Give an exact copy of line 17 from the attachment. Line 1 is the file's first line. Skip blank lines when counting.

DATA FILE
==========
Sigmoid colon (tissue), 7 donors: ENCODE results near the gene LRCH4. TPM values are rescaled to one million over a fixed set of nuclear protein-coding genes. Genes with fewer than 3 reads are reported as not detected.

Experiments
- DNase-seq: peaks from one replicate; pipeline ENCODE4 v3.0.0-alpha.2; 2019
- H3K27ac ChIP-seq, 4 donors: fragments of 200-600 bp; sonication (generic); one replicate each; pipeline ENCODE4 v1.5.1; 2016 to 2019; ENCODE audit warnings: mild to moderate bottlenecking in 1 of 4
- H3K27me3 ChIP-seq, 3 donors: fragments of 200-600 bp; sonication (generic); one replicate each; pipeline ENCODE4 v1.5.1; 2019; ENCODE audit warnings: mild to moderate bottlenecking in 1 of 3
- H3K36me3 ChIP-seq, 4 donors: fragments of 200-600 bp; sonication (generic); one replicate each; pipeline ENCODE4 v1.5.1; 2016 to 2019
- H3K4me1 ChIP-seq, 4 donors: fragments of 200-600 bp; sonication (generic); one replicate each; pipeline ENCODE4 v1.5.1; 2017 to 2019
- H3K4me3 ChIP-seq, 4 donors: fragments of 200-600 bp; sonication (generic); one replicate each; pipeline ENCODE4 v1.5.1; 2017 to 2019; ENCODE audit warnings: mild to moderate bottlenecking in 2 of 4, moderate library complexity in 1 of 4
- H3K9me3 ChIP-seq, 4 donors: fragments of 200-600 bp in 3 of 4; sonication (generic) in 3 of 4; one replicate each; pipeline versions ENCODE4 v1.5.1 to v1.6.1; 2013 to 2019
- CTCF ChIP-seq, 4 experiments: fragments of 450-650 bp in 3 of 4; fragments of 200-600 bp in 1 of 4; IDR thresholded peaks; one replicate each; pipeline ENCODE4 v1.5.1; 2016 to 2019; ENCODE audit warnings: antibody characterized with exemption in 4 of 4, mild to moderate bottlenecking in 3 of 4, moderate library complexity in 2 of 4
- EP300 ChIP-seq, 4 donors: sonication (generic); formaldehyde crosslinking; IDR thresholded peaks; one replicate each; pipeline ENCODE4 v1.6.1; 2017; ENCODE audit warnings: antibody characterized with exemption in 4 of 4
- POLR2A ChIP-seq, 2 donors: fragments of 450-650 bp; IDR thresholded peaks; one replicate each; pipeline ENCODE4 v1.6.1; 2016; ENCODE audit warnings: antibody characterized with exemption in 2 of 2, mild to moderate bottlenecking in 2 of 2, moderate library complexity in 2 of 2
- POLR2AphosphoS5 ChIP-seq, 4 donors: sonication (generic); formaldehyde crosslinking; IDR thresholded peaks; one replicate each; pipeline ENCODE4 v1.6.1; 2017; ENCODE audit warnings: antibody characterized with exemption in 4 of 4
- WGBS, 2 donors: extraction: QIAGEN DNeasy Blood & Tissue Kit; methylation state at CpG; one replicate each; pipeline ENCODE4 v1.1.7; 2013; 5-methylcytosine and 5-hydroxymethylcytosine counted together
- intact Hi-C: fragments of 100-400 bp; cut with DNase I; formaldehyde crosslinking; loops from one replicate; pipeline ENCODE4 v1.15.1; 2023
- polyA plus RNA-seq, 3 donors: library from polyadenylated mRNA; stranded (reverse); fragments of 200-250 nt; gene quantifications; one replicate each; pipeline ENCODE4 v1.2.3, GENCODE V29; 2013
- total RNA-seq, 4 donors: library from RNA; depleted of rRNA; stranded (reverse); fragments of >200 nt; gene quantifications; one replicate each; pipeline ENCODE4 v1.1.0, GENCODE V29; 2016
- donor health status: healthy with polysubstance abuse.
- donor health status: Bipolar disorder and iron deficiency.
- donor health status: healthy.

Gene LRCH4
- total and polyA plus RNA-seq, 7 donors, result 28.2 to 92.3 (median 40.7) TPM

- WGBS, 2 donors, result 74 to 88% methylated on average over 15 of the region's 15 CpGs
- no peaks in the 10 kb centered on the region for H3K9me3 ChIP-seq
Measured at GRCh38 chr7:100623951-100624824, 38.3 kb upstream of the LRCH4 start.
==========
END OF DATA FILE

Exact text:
- total RNA-seq, 4 donors: library from RNA; depleted of rRNA; stranded (reverse); fragments of >200 nt; gene quantifications; one replicate each; pipeline ENCODE4 v1.1.0, GENCODE V29; 2016